York Moore, at Urbana Missions Conference in 2009, shared his testimony with a stadium full of Christian college students. He described vividly his conversion, but even more vividly his “conversion within his conversion”. Meaning, he found Jesus initially…and later began to see injustices in this world and had a conversion experience within his conversion, as an already Christian, that changed the course of his life. When I share my testimony, I have a similar conversion story to tell. I was saved…and then as God began to change my heart, I learned things He was passionate about anew. I can remember it vividly, that is, my “conversion within my conversion”. I was in an empty restaurant at like 11pm reading the Sermon on the Mount. And the words of this most famous sermon Jesus gave jumped out at me like I was reading it for the first time. Things like, “You heard it said ‘an eye for an eye, and a tooth for a tooth’… But I tell you not to resist an evil person. But whoever slaps you on your right cheek, turn the other to him also.” I read, “love your enemies, bless those who curse you, do good to those who hate you, and pray for those who spitefully use you and persecute you.” I read many other things…and at the end of this sermon Jesus says, “Therefore whoever hears these sayings of Mine, and does them, I will liken him to a wise man who built his house on the rock.” My world changed then and there.

The Sermon on the Mount was pie in the sky. Nice statements with abstract truth, perhaps..but nothing to build your life around. Unrealistic. Too hard. Too bold. But Jesus changed my heart that night. Little by little, He began to show me that these things can be followed through His power and Spirit. He used that last verse: whoever hears these things I am saying (i.e. love your enemies, bless your enemies, etc.) and actually practices/does them, I will liken to a wise man as a catalyst for seeing that His teachings can be followed. He later says, whoever doesn’t do these things is a fool. That night my “conversion within my conversion” started. And still continues to this day.

How does this have anything to do with Osama’s death? To me, it has everything to do with it. The mandate in Scripture is clear.

If a choice between love or hate..its love.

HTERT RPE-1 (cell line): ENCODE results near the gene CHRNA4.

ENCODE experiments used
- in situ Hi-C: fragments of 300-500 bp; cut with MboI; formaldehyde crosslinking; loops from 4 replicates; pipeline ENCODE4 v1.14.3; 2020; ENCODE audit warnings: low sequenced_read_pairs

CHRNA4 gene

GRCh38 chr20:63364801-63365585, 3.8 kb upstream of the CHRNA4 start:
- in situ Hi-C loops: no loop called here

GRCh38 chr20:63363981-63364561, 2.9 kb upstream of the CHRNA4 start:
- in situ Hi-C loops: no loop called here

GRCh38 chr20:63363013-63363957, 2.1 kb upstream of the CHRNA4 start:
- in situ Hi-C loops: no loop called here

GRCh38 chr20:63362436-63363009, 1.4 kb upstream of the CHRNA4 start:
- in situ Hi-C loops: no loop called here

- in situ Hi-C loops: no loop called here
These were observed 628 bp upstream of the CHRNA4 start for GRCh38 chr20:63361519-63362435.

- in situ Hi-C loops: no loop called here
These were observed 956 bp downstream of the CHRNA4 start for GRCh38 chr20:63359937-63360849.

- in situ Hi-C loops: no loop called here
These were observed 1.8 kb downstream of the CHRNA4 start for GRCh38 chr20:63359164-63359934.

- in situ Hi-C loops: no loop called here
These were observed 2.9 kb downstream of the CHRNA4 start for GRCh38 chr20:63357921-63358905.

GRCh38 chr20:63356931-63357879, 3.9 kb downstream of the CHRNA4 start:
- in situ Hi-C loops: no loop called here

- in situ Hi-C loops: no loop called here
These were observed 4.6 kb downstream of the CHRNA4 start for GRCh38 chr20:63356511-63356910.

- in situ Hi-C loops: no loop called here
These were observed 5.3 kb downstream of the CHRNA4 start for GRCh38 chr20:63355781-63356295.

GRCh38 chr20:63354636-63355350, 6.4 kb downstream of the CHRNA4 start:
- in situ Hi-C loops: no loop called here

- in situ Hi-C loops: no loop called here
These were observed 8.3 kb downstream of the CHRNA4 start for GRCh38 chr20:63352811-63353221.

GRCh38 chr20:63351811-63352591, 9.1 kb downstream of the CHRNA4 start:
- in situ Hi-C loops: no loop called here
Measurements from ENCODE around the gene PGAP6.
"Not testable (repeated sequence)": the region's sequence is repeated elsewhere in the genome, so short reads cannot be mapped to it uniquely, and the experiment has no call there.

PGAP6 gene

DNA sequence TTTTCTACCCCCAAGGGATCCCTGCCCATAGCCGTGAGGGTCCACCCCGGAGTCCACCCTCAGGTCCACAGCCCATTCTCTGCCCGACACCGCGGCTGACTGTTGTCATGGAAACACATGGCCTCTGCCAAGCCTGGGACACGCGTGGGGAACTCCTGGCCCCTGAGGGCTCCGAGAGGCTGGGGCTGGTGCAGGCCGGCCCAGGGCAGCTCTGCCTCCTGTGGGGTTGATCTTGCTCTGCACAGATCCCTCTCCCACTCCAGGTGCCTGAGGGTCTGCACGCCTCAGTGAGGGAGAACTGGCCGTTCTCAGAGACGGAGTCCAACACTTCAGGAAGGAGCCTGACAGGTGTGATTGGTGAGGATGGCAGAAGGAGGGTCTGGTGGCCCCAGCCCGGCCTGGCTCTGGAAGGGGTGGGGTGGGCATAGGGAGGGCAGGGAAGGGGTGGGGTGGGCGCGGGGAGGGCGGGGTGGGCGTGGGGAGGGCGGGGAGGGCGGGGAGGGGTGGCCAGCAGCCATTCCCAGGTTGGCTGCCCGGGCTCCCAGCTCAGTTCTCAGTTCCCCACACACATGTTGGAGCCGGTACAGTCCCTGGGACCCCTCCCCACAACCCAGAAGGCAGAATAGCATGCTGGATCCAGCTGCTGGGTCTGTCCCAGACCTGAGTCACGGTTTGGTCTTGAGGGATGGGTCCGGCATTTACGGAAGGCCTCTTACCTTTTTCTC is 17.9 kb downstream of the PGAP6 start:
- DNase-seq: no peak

A choice between mercy or judgment…its mercy.
A choice between loving our enemies or killing our enemies..its love.
A choice between unconditional forgiveness or ‘just’ retribution…its forgiveness.
A choice between an eye for an eye or grace…its grace.

Many said that they were initially “joyful” or “happy” or “satisfied” or felt a sense of “justice being executed” when they heard of Osama’s death. Honestly, I didn’t feel that at all. Of course I am eager to rid the world of evil, however, I am sober in how that is done, who does it, and why they do it the way they do it. And what it boils down to is this: I never want anyone to die apart from God...furthermore, I don’t want someone to die at the hands of other humans on their dictated timetable, and that goes for “good” or “bad” humans alike…I hurt when I hear a child is aborted. I hurt when I hear someone dies accidently prematurely in a car accident. I hurt when a soldier is killed defending a country, or when an Afghan civilian is killed by a bomb that missed its target. I hurt when someone on death row gets executed (and later is found to be innocent). I actually hurt when Osama died. Death hurts because there are no do over’s. No second chances. And if any of the situations I mention above happens…that person’s chance to repent and be saved has ended.

But regardless of my desire that “none should perish, but all repent and live”, I have serious questions about having any ounce of celebration, or a sense of justice, or a sense of joy/satisfaction from someone dying…even someone like Osama. And here is my biblical understanding of why I have a hard time with this.

1. The Gospel. The heart of the gospel is this: we are all enemies of God, separated from Him but through the blood of the only just person who has ever lived: Jesus. This is clear in Scripture. I am an enemy of God apart from Jesus. Osama is an enemy. It’s a level playing field. Furthermore, the Sermon on the Mount highlights just how depraved and sinful we are. Jesus says that if we have hate in our heart, we have murdered. If we have lust in our heart, we have committed adultery. Not one of us is exempt from this, not one of us have fulfilled this. Only Jesus has. And that’s the point. I am a murderer. I am a liar. I am an adulterer. And this is true whether or not I have actually committed the crime, so to speak. I am guilty because my heart has done it. I am no more innocent, or less guilty, than Osama. So when we say that Osama got “his justice”, “his just judgment”, we fail to see the evil and depravity in our own hearts. We are no different than Osama. This is radical, I know. But this is biblical.